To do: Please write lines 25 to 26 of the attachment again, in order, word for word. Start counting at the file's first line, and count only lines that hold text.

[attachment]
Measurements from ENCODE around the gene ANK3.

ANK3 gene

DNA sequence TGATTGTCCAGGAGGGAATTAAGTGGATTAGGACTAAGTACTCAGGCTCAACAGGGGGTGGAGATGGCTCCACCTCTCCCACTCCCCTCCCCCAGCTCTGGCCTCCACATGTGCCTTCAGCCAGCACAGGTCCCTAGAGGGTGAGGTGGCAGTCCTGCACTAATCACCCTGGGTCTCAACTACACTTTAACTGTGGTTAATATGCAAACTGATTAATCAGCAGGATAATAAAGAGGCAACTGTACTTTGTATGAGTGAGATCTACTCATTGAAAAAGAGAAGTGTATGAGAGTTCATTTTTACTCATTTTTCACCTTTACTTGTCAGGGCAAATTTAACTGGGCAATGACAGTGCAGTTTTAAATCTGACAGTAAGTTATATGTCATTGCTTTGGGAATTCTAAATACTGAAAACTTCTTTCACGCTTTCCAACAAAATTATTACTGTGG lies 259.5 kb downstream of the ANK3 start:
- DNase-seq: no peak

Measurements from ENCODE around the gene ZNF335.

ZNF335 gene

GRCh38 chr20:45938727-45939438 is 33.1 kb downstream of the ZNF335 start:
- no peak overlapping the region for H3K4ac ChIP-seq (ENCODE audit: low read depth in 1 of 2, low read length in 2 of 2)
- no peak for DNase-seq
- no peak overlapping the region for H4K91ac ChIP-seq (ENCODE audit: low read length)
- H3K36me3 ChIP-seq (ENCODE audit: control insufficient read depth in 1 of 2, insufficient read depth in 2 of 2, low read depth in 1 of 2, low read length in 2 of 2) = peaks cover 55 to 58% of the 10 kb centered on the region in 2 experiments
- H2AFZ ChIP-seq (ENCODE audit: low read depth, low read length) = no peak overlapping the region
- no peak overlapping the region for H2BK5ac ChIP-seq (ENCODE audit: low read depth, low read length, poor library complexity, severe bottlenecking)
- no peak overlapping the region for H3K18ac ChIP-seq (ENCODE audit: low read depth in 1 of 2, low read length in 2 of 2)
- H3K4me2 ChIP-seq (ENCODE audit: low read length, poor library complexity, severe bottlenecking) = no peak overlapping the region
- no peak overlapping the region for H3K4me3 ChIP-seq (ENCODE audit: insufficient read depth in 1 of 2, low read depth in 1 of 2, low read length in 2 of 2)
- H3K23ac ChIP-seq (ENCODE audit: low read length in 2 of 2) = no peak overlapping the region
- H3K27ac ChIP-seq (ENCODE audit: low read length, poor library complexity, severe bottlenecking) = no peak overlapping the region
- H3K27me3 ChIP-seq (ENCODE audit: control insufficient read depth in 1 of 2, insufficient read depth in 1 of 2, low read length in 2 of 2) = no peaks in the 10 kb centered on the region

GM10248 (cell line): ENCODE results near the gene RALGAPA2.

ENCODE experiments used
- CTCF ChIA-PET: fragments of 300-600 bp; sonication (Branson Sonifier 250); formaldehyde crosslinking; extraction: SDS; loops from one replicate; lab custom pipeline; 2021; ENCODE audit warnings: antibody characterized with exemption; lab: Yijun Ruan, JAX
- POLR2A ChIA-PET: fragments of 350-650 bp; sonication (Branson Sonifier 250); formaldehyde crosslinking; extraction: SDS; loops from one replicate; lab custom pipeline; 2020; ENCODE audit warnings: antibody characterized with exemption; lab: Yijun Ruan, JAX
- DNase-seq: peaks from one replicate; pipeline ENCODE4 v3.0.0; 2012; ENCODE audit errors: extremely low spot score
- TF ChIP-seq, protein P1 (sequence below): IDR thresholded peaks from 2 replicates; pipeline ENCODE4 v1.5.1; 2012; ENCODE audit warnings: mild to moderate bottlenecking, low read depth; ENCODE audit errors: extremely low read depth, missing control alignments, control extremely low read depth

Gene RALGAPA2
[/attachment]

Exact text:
- TF ChIP-seq, protein P1 (sequence below): IDR thresholded peaks from 2 replicates; pipeline ENCODE4 v1.5.1; 2012; ENCODE audit warnings: mild to moderate bottlenecking, low read depth; ENCODE audit errors: extremely low read depth, missing control alignments, control extremely low read depth

Gene RALGAPA2